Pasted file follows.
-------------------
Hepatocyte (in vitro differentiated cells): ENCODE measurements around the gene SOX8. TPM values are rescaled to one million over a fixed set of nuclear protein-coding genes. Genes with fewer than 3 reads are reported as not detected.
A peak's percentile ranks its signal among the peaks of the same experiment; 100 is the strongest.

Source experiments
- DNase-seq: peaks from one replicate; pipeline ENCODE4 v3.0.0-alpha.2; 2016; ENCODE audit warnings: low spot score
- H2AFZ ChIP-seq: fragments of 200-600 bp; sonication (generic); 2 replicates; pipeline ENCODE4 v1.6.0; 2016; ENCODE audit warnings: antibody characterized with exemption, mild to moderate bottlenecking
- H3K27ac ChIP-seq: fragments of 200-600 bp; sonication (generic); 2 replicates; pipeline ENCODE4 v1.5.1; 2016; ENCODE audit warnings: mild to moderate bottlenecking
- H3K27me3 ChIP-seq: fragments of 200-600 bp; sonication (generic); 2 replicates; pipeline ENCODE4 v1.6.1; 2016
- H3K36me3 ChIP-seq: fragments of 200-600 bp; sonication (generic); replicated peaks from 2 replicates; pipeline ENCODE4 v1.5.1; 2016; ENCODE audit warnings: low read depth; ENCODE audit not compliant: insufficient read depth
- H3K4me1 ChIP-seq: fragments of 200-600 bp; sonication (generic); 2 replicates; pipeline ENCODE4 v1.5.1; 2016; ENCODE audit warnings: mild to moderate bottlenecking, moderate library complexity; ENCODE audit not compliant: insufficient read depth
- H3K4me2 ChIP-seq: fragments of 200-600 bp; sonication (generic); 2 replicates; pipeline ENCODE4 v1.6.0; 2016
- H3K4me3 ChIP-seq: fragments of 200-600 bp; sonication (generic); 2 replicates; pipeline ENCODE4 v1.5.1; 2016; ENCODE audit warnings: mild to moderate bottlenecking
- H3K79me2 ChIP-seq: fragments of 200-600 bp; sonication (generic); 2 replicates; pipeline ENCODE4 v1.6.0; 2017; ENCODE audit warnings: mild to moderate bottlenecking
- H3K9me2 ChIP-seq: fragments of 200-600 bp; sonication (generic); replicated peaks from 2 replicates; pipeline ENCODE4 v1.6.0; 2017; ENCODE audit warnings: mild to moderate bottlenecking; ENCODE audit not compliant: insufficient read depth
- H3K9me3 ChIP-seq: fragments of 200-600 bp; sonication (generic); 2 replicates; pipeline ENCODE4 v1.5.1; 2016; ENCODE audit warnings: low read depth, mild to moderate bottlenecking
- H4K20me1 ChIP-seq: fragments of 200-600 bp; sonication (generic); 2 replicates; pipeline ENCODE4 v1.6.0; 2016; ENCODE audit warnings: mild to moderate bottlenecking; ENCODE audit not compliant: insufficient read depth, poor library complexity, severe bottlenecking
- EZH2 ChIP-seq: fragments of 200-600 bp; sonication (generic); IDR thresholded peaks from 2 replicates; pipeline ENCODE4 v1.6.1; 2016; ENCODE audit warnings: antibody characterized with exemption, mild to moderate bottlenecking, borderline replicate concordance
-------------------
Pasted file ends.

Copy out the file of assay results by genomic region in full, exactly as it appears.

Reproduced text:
Hepatocyte (in vitro differentiated cells): ENCODE measurements around the gene SOX8. TPM values are rescaled to one million over a fixed set of nuclear protein-coding genes. Genes with fewer than 3 reads are reported as not detected.
A peak's percentile ranks its signal among the peaks of the same experiment; 100 is the strongest.

Source experiments
- DNase-seq: peaks from one replicate; pipeline ENCODE4 v3.0.0-alpha.2; 2016; ENCODE audit warnings: low spot score
- H2AFZ ChIP-seq: fragments of 200-600 bp; sonication (generic); 2 replicates; pipeline ENCODE4 v1.6.0; 2016; ENCODE audit warnings: antibody characterized with exemption, mild to moderate bottlenecking
- H3K27ac ChIP-seq: fragments of 200-600 bp; sonication (generic); 2 replicates; pipeline ENCODE4 v1.5.1; 2016; ENCODE audit warnings: mild to moderate bottlenecking
- H3K27me3 ChIP-seq: fragments of 200-600 bp; sonication (generic); 2 replicates; pipeline ENCODE4 v1.6.1; 2016
- H3K36me3 ChIP-seq: fragments of 200-600 bp; sonication (generic); replicated peaks from 2 replicates; pipeline ENCODE4 v1.5.1; 2016; ENCODE audit warnings: low read depth; ENCODE audit not compliant: insufficient read depth
- H3K4me1 ChIP-seq: fragments of 200-600 bp; sonication (generic); 2 replicates; pipeline ENCODE4 v1.5.1; 2016; ENCODE audit warnings: mild to moderate bottlenecking, moderate library complexity; ENCODE audit not compliant: insufficient read depth
- H3K4me2 ChIP-seq: fragments of 200-600 bp; sonication (generic); 2 replicates; pipeline ENCODE4 v1.6.0; 2016
- H3K4me3 ChIP-seq: fragments of 200-600 bp; sonication (generic); 2 replicates; pipeline ENCODE4 v1.5.1; 2016; ENCODE audit warnings: mild to moderate bottlenecking
- H3K79me2 ChIP-seq: fragments of 200-600 bp; sonication (generic); 2 replicates; pipeline ENCODE4 v1.6.0; 2017; ENCODE audit warnings: mild to moderate bottlenecking
- H3K9me2 ChIP-seq: fragments of 200-600 bp; sonication (generic); replicated peaks from 2 replicates; pipeline ENCODE4 v1.6.0; 2017; ENCODE audit warnings: mild to moderate bottlenecking; ENCODE audit not compliant: insufficient read depth
- H3K9me3 ChIP-seq: fragments of 200-600 bp; sonication (generic); 2 replicates; pipeline ENCODE4 v1.5.1; 2016; ENCODE audit warnings: low read depth, mild to moderate bottlenecking
- H4K20me1 ChIP-seq: fragments of 200-600 bp; sonication (generic); 2 replicates; pipeline ENCODE4 v1.6.0; 2016; ENCODE audit warnings: mild to moderate bottlenecking; ENCODE audit not compliant: insufficient read depth, poor library complexity, severe bottlenecking
- EZH2 ChIP-seq: fragments of 200-600 bp; sonication (generic); IDR thresholded peaks from 2 replicates; pipeline ENCODE4 v1.6.1; 2016; ENCODE audit warnings: antibody characterized with exemption, mild to moderate bottlenecking, borderline replicate concordance